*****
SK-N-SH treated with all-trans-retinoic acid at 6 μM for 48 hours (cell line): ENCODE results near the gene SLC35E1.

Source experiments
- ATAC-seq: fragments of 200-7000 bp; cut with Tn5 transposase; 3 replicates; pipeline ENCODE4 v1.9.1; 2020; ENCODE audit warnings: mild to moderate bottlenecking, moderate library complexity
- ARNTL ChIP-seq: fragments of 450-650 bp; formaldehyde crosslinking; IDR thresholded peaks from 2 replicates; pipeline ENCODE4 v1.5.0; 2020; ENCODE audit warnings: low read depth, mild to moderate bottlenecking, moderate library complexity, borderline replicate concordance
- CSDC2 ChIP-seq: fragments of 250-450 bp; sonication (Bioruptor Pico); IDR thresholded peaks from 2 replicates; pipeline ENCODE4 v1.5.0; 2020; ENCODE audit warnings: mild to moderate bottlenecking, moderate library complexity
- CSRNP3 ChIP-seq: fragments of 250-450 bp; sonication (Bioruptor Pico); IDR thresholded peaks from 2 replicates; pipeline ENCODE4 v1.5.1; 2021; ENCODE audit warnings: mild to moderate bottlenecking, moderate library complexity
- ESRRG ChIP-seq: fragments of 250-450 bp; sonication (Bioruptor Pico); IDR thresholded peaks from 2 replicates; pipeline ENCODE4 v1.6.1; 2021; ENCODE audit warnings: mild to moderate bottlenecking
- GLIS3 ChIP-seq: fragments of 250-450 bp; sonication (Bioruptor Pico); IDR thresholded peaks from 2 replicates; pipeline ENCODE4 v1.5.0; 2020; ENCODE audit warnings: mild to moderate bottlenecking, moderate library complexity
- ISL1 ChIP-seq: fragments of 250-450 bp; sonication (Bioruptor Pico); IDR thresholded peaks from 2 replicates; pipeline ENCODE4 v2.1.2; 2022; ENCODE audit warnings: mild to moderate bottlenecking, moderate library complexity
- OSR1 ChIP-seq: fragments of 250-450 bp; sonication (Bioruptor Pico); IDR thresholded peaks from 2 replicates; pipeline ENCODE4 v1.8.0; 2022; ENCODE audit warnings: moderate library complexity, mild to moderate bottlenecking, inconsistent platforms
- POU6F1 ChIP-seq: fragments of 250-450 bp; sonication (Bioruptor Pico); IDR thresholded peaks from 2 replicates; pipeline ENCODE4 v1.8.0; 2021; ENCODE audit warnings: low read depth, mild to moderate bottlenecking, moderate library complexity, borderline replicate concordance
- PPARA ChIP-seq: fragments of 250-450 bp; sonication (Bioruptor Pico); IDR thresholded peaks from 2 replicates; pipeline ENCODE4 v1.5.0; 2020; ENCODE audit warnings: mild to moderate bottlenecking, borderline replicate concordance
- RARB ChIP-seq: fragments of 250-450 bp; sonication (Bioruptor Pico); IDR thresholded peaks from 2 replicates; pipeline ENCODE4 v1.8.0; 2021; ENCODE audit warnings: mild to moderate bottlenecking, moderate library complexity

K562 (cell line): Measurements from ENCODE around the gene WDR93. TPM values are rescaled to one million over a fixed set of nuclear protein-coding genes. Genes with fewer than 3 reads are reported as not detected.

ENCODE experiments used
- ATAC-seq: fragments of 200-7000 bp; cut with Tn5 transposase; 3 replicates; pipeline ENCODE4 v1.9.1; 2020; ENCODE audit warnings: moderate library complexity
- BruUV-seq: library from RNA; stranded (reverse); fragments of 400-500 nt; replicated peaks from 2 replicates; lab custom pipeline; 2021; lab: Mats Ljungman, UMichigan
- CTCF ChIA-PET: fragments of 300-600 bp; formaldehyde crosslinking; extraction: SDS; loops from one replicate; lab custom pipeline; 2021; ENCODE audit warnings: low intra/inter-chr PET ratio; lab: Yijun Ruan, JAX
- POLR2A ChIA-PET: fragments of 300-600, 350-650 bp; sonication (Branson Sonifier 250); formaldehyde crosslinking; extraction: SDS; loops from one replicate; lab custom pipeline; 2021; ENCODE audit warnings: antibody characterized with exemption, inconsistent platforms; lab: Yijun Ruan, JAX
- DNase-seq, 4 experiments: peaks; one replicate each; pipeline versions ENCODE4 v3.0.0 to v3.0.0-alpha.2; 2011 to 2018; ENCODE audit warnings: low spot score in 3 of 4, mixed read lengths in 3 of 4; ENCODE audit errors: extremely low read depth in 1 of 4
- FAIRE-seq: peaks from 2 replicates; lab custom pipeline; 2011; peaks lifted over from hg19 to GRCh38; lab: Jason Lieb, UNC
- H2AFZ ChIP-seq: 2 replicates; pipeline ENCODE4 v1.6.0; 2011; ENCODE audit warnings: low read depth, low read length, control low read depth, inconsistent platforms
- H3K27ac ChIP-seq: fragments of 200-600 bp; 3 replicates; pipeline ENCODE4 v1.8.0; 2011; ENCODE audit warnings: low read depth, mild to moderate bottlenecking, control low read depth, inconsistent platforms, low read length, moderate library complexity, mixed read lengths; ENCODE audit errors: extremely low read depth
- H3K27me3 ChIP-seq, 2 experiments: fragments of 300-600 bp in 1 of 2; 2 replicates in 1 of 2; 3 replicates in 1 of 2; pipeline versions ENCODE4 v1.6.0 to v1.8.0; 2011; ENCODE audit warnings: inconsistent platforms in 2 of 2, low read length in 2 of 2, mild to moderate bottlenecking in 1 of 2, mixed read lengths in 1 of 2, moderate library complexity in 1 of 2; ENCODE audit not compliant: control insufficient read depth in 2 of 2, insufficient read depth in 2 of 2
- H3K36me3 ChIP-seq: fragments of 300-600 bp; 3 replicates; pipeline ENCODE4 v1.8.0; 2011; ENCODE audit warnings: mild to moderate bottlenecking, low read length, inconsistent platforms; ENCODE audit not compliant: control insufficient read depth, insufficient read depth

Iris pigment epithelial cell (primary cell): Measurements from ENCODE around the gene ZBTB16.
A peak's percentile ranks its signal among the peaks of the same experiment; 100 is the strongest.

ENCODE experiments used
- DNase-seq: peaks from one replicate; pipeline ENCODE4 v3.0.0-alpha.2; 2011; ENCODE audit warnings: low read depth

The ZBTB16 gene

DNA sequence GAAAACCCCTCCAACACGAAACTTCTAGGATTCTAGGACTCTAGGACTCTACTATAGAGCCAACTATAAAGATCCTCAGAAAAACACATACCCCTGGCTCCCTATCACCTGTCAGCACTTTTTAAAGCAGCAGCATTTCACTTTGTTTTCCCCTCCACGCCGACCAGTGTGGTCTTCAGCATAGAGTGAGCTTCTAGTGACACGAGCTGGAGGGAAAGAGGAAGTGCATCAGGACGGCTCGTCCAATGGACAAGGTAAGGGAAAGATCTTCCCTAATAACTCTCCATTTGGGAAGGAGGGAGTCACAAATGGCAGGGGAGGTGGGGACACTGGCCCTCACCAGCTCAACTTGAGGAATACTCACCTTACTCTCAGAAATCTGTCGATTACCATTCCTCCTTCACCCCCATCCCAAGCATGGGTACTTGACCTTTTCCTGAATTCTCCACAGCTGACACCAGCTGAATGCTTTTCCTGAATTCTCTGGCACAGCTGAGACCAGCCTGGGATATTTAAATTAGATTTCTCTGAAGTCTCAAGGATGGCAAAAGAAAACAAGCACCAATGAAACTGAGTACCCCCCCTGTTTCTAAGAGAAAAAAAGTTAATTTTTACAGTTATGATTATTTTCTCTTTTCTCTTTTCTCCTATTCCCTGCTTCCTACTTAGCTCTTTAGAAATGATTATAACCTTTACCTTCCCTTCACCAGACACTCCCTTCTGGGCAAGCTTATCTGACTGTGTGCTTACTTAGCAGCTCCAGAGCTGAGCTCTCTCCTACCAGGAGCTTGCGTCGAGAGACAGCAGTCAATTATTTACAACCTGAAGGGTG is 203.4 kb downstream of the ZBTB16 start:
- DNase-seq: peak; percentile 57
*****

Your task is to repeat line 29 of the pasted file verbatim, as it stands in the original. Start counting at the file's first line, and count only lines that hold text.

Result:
- DNase-seq: peaks from one replicate; pipeline ENCODE4 v3.0.0-alpha.2; 2011; ENCODE audit warnings: low read depth